The secondary card slot can be assigned to perform a number of functions, such as acting as overflow storage from the card in slot 1, backup of image recorded to the card in slot 1, separate storage of NEF Raw and JPEG files when recording in both formats simultaneously, or recording stills to one card and video to the other.
The D600 incorporates a 2,016-pixel RGB sensor for its 3D Color Matrix metering III system (this is probably exactly the same component as used in the D7000). The metering system is fully integrated with the AF and auto-exposure systems, in what Nikon called their Advanced Scene Recognition System. Unlike metering sensors used by other manufacturers that group pixels into segments, the metering sensor of the D600 uses each pixel as an individual sampling point, which not only improves scene analysis for increased exposure accuracy but also improves the abilities of the AF system, in particular it subject tracking capabilities, even with subjects that are small within the frame area. This high level of sampling of the scene also enables the D600 to recognise human faces within the frame and report their location to the AF system, when it is set to Auto-area AF, plus optimise exposure accordingly, even in difficult lighting conditions.
The Multi-CAM 4800 FX AF module used in the D600 has been engineered to provide excellent low-light AF performance down to -1EV and, in conjunction with the enhanced Scene Recognition System, improves AF response speed and subject tracking capabilities. The AF system has a total of 39 AF points, with the central cluster of 9 being cross-type sensors sensitive to detail in horizontal and vertical orientations. The user can select a single AF point or configure 9-, 21-, or all 39 AF points, with full AF operation possible with any AF Nikkor lens that has a maximum aperture of f/5.6, or wider.
The first thing that strikes you when you look through the viewfinder is how highly centralised the 39 AF points are within the FX frame area. I accept that many potential D600 users are probably the sort of photographer who will only ever use the centre AF point, but if you want to shoot off-centre subjects with autofocus the restricted AF point coverage is going to be a frustration. Not that I am a believer in routine when it comes to composition, but if you apply the classic “rule of thirds” proportions within the FX frame area, all the points of intersection lay outside the AF area of the camera (see diagram)!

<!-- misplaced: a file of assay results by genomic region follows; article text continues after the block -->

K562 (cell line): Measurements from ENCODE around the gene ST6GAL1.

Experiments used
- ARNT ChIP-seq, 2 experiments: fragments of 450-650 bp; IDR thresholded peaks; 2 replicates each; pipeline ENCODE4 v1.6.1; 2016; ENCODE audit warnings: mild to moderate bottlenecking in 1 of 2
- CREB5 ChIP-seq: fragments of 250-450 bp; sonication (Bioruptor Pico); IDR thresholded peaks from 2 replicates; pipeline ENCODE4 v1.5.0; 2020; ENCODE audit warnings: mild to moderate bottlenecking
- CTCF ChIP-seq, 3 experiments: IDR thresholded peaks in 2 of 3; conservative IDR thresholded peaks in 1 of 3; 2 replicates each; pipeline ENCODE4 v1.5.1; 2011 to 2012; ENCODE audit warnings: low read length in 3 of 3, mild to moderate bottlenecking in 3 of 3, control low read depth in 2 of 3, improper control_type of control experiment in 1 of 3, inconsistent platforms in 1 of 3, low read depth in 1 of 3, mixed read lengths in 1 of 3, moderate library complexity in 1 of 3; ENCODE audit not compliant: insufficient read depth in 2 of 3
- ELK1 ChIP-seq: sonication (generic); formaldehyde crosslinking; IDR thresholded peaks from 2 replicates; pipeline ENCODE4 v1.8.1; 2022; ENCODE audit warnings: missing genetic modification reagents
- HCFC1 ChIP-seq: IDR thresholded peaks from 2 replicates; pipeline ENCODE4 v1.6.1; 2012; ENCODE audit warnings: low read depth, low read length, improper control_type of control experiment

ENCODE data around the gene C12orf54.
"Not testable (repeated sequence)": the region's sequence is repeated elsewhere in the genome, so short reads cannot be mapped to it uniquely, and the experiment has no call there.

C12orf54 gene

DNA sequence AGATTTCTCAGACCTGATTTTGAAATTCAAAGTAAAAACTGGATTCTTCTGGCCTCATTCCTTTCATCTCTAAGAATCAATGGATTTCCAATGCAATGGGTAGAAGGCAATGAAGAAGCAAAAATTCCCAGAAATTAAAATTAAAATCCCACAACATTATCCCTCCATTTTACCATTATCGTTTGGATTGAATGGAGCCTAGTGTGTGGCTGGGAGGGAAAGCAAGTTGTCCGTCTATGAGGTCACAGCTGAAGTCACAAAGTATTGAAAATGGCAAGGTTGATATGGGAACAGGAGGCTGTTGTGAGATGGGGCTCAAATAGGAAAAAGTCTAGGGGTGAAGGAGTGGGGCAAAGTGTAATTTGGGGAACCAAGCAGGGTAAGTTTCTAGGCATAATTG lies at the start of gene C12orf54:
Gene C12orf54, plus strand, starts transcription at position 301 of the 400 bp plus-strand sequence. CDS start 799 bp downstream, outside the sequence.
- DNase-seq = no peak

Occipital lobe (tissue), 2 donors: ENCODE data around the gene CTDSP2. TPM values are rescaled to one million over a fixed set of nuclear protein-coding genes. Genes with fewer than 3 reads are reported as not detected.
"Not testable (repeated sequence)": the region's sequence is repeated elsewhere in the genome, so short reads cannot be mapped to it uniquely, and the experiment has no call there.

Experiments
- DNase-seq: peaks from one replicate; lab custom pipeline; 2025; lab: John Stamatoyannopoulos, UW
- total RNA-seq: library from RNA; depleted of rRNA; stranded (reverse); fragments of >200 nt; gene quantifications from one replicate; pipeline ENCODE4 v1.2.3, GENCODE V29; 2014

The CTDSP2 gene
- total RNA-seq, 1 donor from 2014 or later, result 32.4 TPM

On a more positive note the enhanced sensitivity of the AF system, enables it to support AF operation down to a maximum lens aperture of f/8, just as it does on the D4 and D800 models; however, the number of useable AF points is reduced, for example, an AF-Nikkor 600mm f/4 lens combined with a TC-20E III teleconverter, which has a maximum effective aperture of f/8, restricts AF to just seven AF points, of which only the central AF point acts as a cross-type sensor. If the maximum aperture is between f/5.6 and f/8, for example, an AF-Nikkor 500mm f/4 lens combined with the TC-17E II teleconverter (maximum effective aperture f/6.7) only thirty-three AF points support AF operation (the two sets of three AF points farthest left and right of the central AF point are excluded), with nine of those AF points acting as cross-type sensors. Other AF points can be selected but there is no guarantee that auto focus will function properly.
AF mode and AF-area mode selection has been simplified by adopting the same arrangement of a single switch with integrated button on the front of the camera, so it operates in the same way as the D4, D800/D800E, and D7000. At default settings pressing the central button of the AF switch and rotating the rear command dial will select the AF mode, while turning the front command dial will select the AF-area mode, which enables the user to keep their eye to the viewfinder and change AF configuration at will. The range of available AF modes for stills photography, using a phase-detection AF system, is the familiar line-up of: AF-S (single-servo), AF-C (continuous-servo, and AF-A (auto-servo). The AF-area modes for stills are likewise the well-established options of: Single-point, Dynamic-area, 3D-tracking, and Auto-area. The options for AF mode and AF-area modes used for the contrast-detection AF system when shooting pictures or video in Live View are the same as the D7000.
Video is now an accepted feature of any D-SLR as the convergence of technologies in the capture of stills and moving images has become increasingly important in D-SLR cameras. In the D600 Nikon has mirrored its implementation of video in the D800, with two crop options, FX and DX, both at an aspect ratio of 16:9.
The D600 offers full HD (1920 x 1080p) resolution with selectable frame rates of 30/25/24, plus HD (1280 x 720p) at 25 fps, and slow motion at 60, or 50 fps at 720p. The D600 employs H.264 / MPEG-4 AVC compression with B-frame compression, which can use both previous and forward frames for data reference to get the highest amount of data compression. The maximum duration of a video clip is almost 30-minutes (approx 29.59 mins).
Other improvements include the ability to index mark specific frames in the timeline during a recording to assist in subsequent editing, remote control of video start/stop via the remote accessory terminal using the Nikon MC-DC2 remote release cable, or via a computer connection, as the D600 supports Nikon camera Control Pro2 application, plus a live frame grab of a still image when recording video.